Welcome to Florence. Probably for some of you this may be the first time in the city, or maybe yet another, as often happened among our guests who stayed at the Antiche Dimore Fiorentine, who had only one weekend, or in any case a few days, in which they wanted to see as much as possible of our wonderful capital, but with the countless beauties that are enclosed there, they did not know which route to choose and where to start. It is precisely for this reason that it is really impossible to decide what you could or couldn’t see, afterwards, today we have prepared some suggestions of the unmissable places of our city, absolutely to visit in the few days available for you. Let’s go together then, to discover this wonder place, called Florence.

DUOMO: Assuming that our city is practically an open sky museum, your visit can not start from the Cathedral of Santa Maria del Fiore and its unmistakable dome signed by Filippo Brunelleschi who, together with Giotto’s bell tower, characterizes the view of Florence. Practically, more than the red lily, it can be said that the Cathedral is the symbol of Florence: in the fifteenth century, it was the largest in the world and, even today, the tallest building in all of Florence.Entering Piazza del Duomo will leave you breathless, with its white and green Carrara marble facade, in contrast with the red of the dome. For the construction of this work it took over 170 years and – as well as Giotto and Brunelleschi – other great names in the history of art such as Giorgio Vasari, Lorenzo Ghiberti and Arnolfo di Cambio partecipated in. One after the others, they made a nave over 150 meters long, 45 meters high (90 in the lantern part) and it took 463 steps to reach its peak. I bet that when you’ll see it with your own eyes you will understand why, every day, thousands of people come to Florence  to visit it.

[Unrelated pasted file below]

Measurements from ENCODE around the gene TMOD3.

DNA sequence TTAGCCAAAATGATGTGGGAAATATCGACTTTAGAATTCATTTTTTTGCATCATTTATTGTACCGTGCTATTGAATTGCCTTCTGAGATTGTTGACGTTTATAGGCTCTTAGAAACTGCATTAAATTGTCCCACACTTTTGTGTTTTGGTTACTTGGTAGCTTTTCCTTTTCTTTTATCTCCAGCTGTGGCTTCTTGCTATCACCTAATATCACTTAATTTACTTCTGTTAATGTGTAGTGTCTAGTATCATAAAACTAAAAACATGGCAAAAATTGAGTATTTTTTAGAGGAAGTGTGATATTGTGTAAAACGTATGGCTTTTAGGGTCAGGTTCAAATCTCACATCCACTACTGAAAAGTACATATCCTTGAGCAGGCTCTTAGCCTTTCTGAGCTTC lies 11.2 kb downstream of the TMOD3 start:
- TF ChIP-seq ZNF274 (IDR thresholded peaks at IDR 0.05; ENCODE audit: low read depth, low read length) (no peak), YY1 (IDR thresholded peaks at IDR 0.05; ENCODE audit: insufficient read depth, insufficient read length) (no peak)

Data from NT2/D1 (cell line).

PALAZZO VECCHIO AND LOGGIA DEI LANZI: From the Duomo, walking along Via dei Calzaiuoli (full of shops, for shopping addicts), you get straight to Piazza della Signoria, the real heart of the city, where you will be overwhelmed by the majesty of Palazzo Vecchio. First of all you will notice that it is so big that you can not photograph it all: try to do it looking for any angle, but you will not be able to frame it in full. The “fault”, if I can say so, is of the Arnolfo’s Tower  and its more than 90 meters of height on which the white flag with the red lily, symbol of the city, waves. Now the seat of the City of Florence, Palazzo Vecchio still contains the Salone dei Cinquecento, the study of Francesco I, the Sala di Leone X or the Camera d’arme and, right at the entrance of the building, a copy of Michelangelo’s David . If you only look towards the Uffizi’s Gallery, you will come across the Loggia dei Lanzi with its numerous statues, all strictly in marble, except “The Perseo with the head of Medusa”, signed by Benvenuto Cellini, in bronze.

UFFIZI’S GALLERY: Looking from Palazzo Vecchio to the Loggia dei Lanzi, you will cross the unmistakable arcade that characterizes the Uffizi’s Gallery (the name derives from the “offices” of the administrative part of ancient Florence, ndr): one of the most import and known museums in the world, I would define it as a casket full of numerous masterpieces of inestimable value. First of all remember to buy tickets online (you can ask for it at the reception of Antiche Dimore Fiorentine) and keep in mind that this visit will take up almost a whole day of your Florentine stay, but God only knows if it’s not worth it! From Raphael to Caravaggio, from Cimabue to Giotto, through Titian, Botticelli, Mantegna and Leonardo Da Vinci, practically the names you read on every book of History of Art in your life  are all here and that is why about a million and a half people, every year, come from every corner of the world to admire them.